In advancing that submission, Revenue relies on the observation of Murray J in Chubb (at para. 20), that there are two potential difference between the former costs regime and that which now applies under the Act of 2015: first, that the discretion to depart from the principle that costs should follow the event where the successful party has not prevailed on all issues is no longer limited to complex cases; and second, that, in a case with more than one ‘event’, prevailing in the event and being entirely successful in the action may well not mean the same thing.


In developing its argument, Revenue suggests, in short, that the receivers may have won the event but were not entirely successful in the application because they failed to persuade the court that the repayment of the receivership loan attracted the statutory priority accorded to the reimbursement of funds used to discharge any costs, charges or expenses in a winding up under Part 11 of the 2014 Act.


Revenue relies on a number of decisions on costs in cases in which the losing party prevailed on an issue or issues and where, in consequence, the court concerned determined the percentage of the overall costs attributable to that part of the trial, before netting those costs off against the remaining percentage of the costs of the proceedings due to the winning party.


So, Revenue cites McAleenan v AIG (Europe) Ltd [2010] IEHC 279, (Unreported, High Court (Finlay Geoghegan J), 16 July 2010), a case in which a solicitor challenged an insurer's decision to avoid the professional indemnity policy for the solicitor's practice in which she worked, which decision had been taken on the grounds, among others: (1) that the plaintiff was a partner in the practice; (2) that the policy was a joint, and not a composite, one; (3) that the policy was vitiated by the alleged fraudulent non-disclosure of the principal in the practice; (4) that the insurer was entitled to rely on additional grounds of avoidance set out in a particular letter; (5) that the plaintiff misrepresented to the insurer that she was a partner in the practice; and (6) that the misrepresentation was a material one and was recklessly made entitling the insurer to avoid the policy.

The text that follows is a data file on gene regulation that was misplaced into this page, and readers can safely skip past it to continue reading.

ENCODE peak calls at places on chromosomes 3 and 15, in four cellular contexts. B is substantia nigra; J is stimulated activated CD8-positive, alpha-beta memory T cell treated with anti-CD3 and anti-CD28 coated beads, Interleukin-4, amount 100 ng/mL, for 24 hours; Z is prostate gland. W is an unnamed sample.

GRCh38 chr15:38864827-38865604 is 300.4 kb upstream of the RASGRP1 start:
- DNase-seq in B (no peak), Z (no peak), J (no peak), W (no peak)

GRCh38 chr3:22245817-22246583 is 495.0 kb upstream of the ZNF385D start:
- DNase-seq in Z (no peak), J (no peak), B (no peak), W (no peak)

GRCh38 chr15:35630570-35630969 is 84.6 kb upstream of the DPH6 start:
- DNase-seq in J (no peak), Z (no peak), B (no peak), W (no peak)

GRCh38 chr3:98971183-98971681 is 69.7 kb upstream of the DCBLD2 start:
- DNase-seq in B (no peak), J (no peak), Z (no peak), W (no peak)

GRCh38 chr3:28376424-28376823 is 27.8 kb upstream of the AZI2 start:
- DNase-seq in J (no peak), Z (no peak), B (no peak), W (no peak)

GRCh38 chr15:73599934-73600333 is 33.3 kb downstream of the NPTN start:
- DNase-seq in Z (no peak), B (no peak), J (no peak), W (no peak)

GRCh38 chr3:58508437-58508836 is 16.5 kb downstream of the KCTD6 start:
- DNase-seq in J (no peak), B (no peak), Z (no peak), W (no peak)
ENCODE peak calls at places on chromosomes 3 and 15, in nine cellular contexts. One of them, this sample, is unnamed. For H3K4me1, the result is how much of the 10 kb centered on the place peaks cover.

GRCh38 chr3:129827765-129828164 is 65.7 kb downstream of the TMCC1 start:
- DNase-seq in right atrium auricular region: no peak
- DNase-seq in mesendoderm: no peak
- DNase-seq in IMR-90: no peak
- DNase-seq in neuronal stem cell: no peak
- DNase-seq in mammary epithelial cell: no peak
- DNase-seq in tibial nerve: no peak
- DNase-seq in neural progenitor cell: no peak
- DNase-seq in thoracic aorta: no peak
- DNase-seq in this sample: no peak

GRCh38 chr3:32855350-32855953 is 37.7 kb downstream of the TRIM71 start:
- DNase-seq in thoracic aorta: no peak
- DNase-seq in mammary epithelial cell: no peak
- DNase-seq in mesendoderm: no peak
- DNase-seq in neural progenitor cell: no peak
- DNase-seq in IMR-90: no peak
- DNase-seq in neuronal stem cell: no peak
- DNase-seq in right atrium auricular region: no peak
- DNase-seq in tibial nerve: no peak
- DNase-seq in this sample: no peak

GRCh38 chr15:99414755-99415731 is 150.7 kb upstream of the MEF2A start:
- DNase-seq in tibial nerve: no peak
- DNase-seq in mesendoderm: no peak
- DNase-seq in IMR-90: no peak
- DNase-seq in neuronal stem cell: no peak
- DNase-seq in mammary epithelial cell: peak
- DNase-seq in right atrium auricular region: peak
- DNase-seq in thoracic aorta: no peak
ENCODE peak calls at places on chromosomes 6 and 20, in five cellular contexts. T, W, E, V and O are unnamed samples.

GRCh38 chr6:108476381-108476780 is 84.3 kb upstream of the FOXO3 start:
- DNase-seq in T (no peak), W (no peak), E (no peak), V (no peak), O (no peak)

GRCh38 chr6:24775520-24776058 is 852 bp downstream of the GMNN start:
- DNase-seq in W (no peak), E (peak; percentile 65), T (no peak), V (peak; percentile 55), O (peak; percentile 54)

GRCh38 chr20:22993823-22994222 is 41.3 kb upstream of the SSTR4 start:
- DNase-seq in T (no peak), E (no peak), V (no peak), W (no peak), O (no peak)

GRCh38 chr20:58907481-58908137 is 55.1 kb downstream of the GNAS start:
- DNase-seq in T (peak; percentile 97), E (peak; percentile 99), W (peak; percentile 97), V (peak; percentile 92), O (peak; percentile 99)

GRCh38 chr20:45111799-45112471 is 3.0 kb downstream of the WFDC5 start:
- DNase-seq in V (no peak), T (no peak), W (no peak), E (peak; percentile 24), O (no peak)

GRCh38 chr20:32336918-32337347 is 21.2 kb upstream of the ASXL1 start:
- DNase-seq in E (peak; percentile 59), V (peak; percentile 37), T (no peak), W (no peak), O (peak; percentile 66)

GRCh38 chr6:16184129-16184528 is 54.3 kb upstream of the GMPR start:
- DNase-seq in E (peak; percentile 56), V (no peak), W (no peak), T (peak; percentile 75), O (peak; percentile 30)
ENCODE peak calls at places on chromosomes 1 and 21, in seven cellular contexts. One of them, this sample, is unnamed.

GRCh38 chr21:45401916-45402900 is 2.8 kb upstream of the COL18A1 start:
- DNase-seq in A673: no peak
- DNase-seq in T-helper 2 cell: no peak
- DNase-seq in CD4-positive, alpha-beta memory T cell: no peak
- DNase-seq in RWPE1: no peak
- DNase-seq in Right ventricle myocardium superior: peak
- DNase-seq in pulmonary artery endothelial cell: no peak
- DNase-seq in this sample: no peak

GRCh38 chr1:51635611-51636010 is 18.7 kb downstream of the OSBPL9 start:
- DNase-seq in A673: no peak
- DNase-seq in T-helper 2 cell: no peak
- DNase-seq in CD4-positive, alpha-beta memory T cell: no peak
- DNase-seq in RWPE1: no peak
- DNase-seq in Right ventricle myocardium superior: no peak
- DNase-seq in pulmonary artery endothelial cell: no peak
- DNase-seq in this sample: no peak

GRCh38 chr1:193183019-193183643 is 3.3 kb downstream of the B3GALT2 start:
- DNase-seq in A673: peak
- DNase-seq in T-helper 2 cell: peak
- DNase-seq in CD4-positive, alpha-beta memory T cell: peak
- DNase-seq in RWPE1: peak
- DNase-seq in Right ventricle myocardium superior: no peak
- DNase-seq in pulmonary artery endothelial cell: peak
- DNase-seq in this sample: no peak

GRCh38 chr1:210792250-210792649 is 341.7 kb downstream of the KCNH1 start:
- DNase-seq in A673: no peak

The plaintiff succeeded in her challenge to the first three grounds invoked to support the avoidance of the policy but failed on the others with the result that she lost the action. However, Finlay Geoghegan J concluded (at para. 9) that the insurer had decided to pursue its defence of the first three ground to a determination, which ‘added significantly to the evidence adduced; to the extent of the legal submissions; and to the length of time of the hearing of the case’. The hearing took nine days; six days of evidence and three days of submissions.


Finlay Geoghegan J concluded that, rather than attempt to separately assess the costs of each issue, it would be preferable instead to estimate the percentage of the costs attributable to the issues on which the plaintiff had succeeded and to offset that amount against the...

To continue reading

Request your trial

VLEX uses login cookies to provide you with a better browsing experience. If you click on 'Accept' or continue browsing this site we consider that you accept our cookie policy. ACCEPT